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Do finances in childhood impact your marriage? Research says yes

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Couples preparing for marriage are often encouraged to think through behaviors and emotions rooted in their childhood. This is an important practice before joining together two separate lives that bring to the table different upbringings, perspectives, and experiences around various issues.

It’s especially important because traumatic events, unmet needs, and even the sorts of affection and guidance received (or not!) can all deeply shape what a couple will have to navigate in their marriage.

But very few people ever discuss finances as part of this emotional reality. We act like we start building our financial lives together from scratch, as if it were simple economics! But it’s not. 

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Research shows that children as young as 5 years old begin to develop emotional reactions to spending and saving money. We lay the groundwork for our adult ideas about money in childhood a lot earlier than most people think. These ideas usually form in little bits and pieces, becoming a “money story” as we grow up.

Our own “stories” seem obvious to us, like a cold hard fact. In reality, it’s a complicated set of emotional and moral responses — one that’s typically very different from the “story” our spouse tells about money. Some research even suggests that people with wildly different assumptions about (and attitudes toward) money tend to marry each other.

So why do so few couples address these “money stories” before getting married? Finances and financial disagreements are infamous as one of the leading issues couples argue about for the duration of their marriage. It’s the number one fight among newly-married couples. Among those who remain married or cohabiting, nearly half say they argue with their partner about finances.

Even more, 40% of couples who are living together don’t even know how much their partner makes. Bills are often divided between the two parties, and the very conversation that actually needs to happen never does. This discussion around salaries would seem to be easier than, say, unpacking feelings of shame, guilt or self-defense around spending habits; nevertheless, research shows it often never happens.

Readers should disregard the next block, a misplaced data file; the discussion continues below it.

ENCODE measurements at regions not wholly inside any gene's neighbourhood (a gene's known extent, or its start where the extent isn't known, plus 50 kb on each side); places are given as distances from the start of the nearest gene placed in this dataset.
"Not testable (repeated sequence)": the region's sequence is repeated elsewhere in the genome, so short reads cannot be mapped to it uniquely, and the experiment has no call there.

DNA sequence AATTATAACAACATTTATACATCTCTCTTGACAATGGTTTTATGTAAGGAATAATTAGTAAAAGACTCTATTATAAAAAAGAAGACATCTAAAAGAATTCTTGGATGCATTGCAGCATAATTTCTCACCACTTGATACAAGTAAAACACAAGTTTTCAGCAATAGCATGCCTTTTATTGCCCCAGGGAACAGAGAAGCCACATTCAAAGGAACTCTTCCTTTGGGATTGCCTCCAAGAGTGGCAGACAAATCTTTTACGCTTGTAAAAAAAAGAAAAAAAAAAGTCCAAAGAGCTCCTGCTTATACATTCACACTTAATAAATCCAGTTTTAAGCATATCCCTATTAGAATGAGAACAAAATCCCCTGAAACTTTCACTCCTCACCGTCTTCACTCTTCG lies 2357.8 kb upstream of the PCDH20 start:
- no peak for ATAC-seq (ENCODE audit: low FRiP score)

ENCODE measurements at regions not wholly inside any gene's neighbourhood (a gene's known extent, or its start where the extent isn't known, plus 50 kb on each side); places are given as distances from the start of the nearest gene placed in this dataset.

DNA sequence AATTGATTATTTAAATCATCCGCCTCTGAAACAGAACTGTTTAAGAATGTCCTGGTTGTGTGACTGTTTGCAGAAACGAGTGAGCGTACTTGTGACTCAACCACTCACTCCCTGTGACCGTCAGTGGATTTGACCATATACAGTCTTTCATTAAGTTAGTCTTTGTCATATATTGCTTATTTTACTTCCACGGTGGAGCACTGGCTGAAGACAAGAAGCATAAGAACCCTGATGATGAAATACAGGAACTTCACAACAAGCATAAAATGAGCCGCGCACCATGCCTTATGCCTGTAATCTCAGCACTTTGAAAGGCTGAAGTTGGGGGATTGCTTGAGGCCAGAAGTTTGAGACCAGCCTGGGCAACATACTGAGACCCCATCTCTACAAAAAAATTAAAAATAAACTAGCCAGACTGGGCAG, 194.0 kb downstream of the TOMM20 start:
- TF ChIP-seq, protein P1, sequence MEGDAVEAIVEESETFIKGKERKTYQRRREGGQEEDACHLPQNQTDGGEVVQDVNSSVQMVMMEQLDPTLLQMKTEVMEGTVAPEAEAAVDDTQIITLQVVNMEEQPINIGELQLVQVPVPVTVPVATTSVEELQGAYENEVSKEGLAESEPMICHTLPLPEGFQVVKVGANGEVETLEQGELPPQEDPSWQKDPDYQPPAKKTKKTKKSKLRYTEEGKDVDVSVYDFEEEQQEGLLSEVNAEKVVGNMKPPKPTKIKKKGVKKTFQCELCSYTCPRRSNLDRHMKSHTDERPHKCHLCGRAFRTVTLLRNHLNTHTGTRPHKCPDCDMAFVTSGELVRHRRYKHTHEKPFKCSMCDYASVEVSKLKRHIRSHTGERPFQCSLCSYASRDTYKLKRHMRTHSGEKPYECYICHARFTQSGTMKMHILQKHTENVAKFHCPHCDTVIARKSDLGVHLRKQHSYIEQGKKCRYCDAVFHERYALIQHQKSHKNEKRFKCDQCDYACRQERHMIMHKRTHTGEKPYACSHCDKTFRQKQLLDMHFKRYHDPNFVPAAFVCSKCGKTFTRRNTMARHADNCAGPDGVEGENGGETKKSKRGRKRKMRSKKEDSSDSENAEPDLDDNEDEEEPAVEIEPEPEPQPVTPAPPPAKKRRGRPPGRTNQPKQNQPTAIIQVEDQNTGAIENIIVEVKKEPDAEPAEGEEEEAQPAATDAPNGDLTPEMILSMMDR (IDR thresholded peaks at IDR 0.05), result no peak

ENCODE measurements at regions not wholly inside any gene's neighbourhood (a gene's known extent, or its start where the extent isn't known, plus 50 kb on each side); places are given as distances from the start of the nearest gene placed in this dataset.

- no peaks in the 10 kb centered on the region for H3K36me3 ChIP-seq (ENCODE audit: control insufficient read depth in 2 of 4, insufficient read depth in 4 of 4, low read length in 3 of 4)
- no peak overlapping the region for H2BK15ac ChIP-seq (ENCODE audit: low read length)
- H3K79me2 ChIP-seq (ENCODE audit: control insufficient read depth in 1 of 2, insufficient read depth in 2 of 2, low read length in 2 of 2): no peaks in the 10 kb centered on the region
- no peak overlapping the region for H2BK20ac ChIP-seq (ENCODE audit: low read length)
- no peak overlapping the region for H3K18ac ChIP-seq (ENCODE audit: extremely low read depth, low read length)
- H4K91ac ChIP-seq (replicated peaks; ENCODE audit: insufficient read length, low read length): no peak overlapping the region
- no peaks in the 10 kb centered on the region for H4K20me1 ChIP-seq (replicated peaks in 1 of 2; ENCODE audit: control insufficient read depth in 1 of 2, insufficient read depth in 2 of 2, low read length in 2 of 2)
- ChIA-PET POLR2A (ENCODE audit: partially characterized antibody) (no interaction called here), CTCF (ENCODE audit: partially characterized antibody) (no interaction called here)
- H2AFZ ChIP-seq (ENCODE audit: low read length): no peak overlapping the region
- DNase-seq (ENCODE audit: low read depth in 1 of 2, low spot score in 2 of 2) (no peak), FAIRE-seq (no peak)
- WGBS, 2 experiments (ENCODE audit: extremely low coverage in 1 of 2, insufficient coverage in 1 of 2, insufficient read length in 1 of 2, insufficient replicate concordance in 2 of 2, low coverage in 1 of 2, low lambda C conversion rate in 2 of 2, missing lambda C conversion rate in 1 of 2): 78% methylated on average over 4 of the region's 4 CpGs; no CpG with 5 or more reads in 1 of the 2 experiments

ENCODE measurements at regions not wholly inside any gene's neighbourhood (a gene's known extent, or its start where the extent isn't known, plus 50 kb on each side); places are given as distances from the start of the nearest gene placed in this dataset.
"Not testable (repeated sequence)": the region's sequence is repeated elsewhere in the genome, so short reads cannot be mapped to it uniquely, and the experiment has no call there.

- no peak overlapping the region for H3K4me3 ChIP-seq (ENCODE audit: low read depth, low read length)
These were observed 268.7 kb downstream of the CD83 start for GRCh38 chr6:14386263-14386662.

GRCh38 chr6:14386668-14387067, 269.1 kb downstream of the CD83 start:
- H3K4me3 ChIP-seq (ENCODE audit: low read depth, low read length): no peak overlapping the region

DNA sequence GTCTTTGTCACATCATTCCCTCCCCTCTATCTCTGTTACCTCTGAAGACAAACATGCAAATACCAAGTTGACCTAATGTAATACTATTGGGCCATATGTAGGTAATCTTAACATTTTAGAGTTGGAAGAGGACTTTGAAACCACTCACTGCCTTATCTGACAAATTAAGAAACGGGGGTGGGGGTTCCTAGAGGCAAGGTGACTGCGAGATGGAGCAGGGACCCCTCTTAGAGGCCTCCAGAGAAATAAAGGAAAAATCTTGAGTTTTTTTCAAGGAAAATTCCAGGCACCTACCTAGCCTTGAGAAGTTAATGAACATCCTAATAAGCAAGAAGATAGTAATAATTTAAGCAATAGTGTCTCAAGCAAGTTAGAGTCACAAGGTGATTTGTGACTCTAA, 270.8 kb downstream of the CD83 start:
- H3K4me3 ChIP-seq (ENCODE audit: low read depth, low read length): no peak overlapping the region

Newlyweds-to-be frequently make the mistake of thinking that finances are just math or assuming that figuring out how to deal with money won’t be a very big hurdle. In reality, dealing with finances is tricky, and it has a lot to do with childhood experiences and values that frequently become much larger sources of conflict than they ought to be.

That’s why addressing financial attitudes intentionally — and Biblically — is so important. You can look to the parable of the talents as an example of what Scripture has to say. Our financial burdens and blessings are ours to steward as well as we can! And once you marry, you steward those things together with your spouse as one.

Burying your debts, income, and “money stories” in the hopes that nothing will go wrong, like the servant who buried his talent, can lead to angst and tension in your relationship. Talk about finances. Talk about your spending ability. Talk about how big spending or penny-pinching makes you feel and where those feelings might come from.

“Well done, good and faithful servant. You have been faithful over a little; I will set you over much. Enter into the joy of your master,” is God’s word to those who are loving, charitable and biblical stewards of their marital finances.

We’re called to be those types of stewards — not just for the sake of avoiding financial conflict in our marriage, but because we cannot serve God if money is taking center stage in our lives and our relationship with our spouse. Scripture tells us, “No one can serve two masters, for either he will hate the one and love the other, or he will be devoted to the one and despise the other. You cannot serve God and serve money” (Matthew 6:24-26).

So, prioritize conversations about money — but do so for the sake of not allowing it to consume your marriage in a way that distracts you from your relationship with the Lord and with each other. Use what you have and be faithful with it. That includes any guilt, shame or anger you might have around spending or saving! It includes whatever conflict with your spouse you might have over money. It’s everything — your debts, your income, your charitable giving, and your spending habits.

Of course, getting those conversations started can be hard. When I work with premarital couples, I encourage them to use tools like WinShape Marriage’s 40 financial conversation starters or MoneyHabitudes to help them discover what they think about money and determine a financial path forward that works for both people.

Financial preparation can feel awkward, sensitive or even boring. But it is an essential part of marital preparation. Building a strong shared financial life will prove over and over again to be essential for long-term marital happiness, and — even more important — it’s part of our duty as Christ followers to steward our gifts well.

Julie Baumgardner is the Senior Director of WinShape Marriage. She has nearly 40 years of experience of helping marriages and families thrive. Prior to joining WinShape, she spent 20 years as the President/CEO of First Thing First.

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